Because Minn.Stat. § 151.21, subd. 4, does not imply a private right of action, the district court did not err by dismissing appellants' claim under the statute. But because appellants pleaded a claim under the CFA and the private-attorney-general statute that is sufficient to survive a rule 12 motion to dismiss, the district court erred by dismissing appellants' consumer-fraud claim.
Affirmed in part, reversed in part, and remanded.
I concur with the majority's opinion that Minnesota's generic prescription drug substitution statute, Minn.Stat. § 151.21, subd. 4 (2012), does not give rise to a private right of action for the pharmacists' failure to pass on their entire cost savings when dispensing generic prescription drugs in place of brand-name prescription drugs. But I respectfully dissent from the majority's opinion that appellants pleaded a legally sufficient claim under the Minnesota Consumer Fraud Act (MCFA), Minn.Stat. § 325F.69, subd. 1 (2012), and the private attorney-general statute, Minn.Stat. § 8.31, subd. 3a (2012), to survive respondents' rule 12 motion. I do not agree that the district court erred by dismissing that claim.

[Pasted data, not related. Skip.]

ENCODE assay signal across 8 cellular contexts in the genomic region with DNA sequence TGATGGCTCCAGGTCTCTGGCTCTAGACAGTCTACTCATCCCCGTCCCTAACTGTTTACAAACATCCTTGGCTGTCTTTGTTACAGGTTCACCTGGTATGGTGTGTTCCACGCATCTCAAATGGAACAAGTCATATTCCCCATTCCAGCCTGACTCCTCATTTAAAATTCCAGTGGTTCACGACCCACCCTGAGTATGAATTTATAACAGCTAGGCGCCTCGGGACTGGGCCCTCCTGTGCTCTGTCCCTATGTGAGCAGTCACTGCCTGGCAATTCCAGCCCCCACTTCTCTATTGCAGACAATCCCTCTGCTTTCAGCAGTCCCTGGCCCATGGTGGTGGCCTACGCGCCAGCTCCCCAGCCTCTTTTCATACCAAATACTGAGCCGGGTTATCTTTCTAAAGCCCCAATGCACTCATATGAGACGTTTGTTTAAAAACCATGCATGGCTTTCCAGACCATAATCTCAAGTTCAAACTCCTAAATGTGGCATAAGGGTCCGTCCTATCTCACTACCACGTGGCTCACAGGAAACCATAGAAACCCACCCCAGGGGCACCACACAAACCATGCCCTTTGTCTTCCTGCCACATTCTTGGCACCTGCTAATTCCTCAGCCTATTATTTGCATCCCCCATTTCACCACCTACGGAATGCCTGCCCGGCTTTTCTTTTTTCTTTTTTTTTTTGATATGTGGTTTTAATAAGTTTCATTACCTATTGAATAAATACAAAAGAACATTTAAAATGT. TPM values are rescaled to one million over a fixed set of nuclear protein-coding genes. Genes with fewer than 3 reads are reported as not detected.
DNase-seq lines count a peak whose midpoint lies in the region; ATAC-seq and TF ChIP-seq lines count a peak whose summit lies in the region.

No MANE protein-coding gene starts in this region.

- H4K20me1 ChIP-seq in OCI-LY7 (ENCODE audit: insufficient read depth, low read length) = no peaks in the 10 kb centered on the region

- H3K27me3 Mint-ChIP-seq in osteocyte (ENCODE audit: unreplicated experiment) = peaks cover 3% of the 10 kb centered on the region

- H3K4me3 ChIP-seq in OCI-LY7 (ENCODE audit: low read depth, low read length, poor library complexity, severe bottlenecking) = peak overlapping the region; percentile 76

In a well-reasoned order, the district court concluded that appellants failed to plead a sufficient claim under the MCFA and private attorney-general statute. In analyzing the sufficiency of appellants' claim, the district court noted that “[t]he MCFA defines the conduct proscribed essentially as any misrepresentation made with the intent that others rely on it in connection with the sale of any merchandise,” citing Grp. Health Plan, Inc. v. Philip Morris, Inc., 621 N.W.2d 2, 12 (Minn.2001). (Quotations omitted.) Here, appellants base their claim of omission on the fact that respondents did not publicly disclose their acquisition costs, failed to pass on the difference between their cost of acquisition of generic drugs and brand-name drugs, and therefore concealed alleged overcharges from purchasers. As the district court aptly noted, appellants' claim of omission is dependent on the materiality of the information omitted and a duty to disclose the information. As the court noted, appellants' amended complaint “is devoid of allegations demonstrating the materiality of the alleged omissions” and appellants did not allege the existence of such a duty to disclose. Stating that, “[e]ven if appellants had alleged a duty to disclose, whether [respondent]s owed [appellant]s such a duty is for this Court to decide,” the court found “nothing in the language of Subdivision 4, Section 151.21, or Chapter 151 mandating disclosure of [respondent]s' acquisition costs.” And, noting that “[appellant]s assert that the parties had ‘unequal access to information’ about acquisition costs,” the court concluded that the “assertion is an insufficient basis to create a legal duty of disclosure.” I agree. See Baker v. Best Buy Stores, LP, 812 N.W.2d 177, 182 (Minn.App.2012) (noting that, “when a party pleads a fraud claim, ‘the circumstances constituting fraud ․ shall be stated with particularity’ “ (quoting Minn. R. Civ. P. 9.02)).